Reminiscences from a career on the Kentucky River, here. (pdf) Otto Smithers talks about Kentucky River steamers, here. (pdf) The old river men were NOT fans of all these bridges that were being built along the Ohio.
Brooksville's Leila Willis Poage wrote a thesis at UK about the Red Cross in Campbell County in the 1937 Flood. We've reproduced an excerpt (pdf) that deals with a description of the flood itself. A traveler describes the Ohio River between Covington and Carrollton in 1912, here. In 1775, Nicholas Cresswell rafts down the Ohio.  His journal entries on passing Northern Kentucky are here.
A scientist from 1884 discusses Ohio River floods, past and current.   Floods, before 1883.
Glenn Finch's Floating Palaces of the Ohio River is here. (pdf) Did the early floods bring out tourists?  You bet.  Read about it here. Wm. Lytle travels from Maysville to Louisville in
1780; encounters Indians.  Story's here.

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A graphical view of the maximum and minimum Ohio River water levels, since 1858. Please note that flood levels and dams have no correlation whatsoever, altho minimum pool levels get much more consistent. Which was the point.


1884 Flood

Extent of the 1884 Flood ( a big image)

Northern Kentucky Rivers 1884 Flood
Map of the Extent of the 1884 Flood

The 1884 flood saw 350 houses under water in Covington, 2,100 in Newport, and 400 in Dayton and Bellevue.


The Lexington Leader's coverage of the 1913 flood: March 29, March 30, and March 31.

The 1913 flood coverage from the New York Times.

“There's only one good point that I can find in the [1937] flood. Old-timers are forever silenced about the flood of '84. There are no more lurid tales about the flood of 1913. The flood of '37 is the greatest of them all.” J. Sherman Porter, Jr. in the Lexington Leader.


Northern Kentucky Rivers

THIS CHART tells you everything you need to know about the severity of the 1937 flood.

“The currents come riding in, at first picking up straws and dead leaves, and little sticks, and then boards and pieces of firewood and whole logs, and then maybe the hen house or the barn or the house itself.  As if the mountains had melted and were flowing to the sea, the water rose and filled all the airy spaces of rooms and stalls and fields and woods, carrying away everything that would float, casting up the people and scattering them, scattering or drowning their animals and poultry flocks.  The whole world it seemed was cast adrift, riding the currents, whirled about in eddies, the old life submerged and gone, the new not yet come.”  Wendell Berry, in Jayber Crow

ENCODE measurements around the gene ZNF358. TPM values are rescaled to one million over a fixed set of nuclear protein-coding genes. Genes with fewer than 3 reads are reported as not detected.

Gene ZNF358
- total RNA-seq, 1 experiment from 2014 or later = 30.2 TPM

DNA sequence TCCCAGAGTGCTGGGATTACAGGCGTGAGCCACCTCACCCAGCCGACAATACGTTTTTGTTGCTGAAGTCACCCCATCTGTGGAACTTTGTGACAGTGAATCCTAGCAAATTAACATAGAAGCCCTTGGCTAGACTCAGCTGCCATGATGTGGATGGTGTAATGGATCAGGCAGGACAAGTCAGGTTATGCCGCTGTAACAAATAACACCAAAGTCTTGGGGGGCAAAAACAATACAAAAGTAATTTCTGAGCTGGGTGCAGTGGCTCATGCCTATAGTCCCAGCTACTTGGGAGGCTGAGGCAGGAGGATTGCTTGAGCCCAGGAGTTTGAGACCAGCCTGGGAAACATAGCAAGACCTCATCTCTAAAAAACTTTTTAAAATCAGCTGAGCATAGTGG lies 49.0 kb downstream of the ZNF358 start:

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Northern Kentucky Rivers

Kenton County Ludlow Newport Dayton / Bellevue Silver Grove / Melbourne
The extent of the 1937 Flood in various communities. These are all from a 1936 map by the A. C. Wagner
Company, which added some shaded areas and re-published it after the 1937 Flood. 

List of the highest Ohio River levels for every year for which there are measurements,  here.

Years of the 15 Worst Cincinnati Floods, here.

1937 Flood levels by the hour in Cincinnati, here. You'll note the chart lists the highest measured water level at 80.0 feet. The official high water mark is 79.99 feet at 2 am on January 26. We've heard that the official mark is fudged below 80 feet because there were insurance policies that would not pay if the water was over 80 feet, but that makes little sense to us. We've also read that the number was kept below 80 feet to make buying flood insurance in the future easier. Meh. We await a definitive explanation. Or, maybe the official mark is true.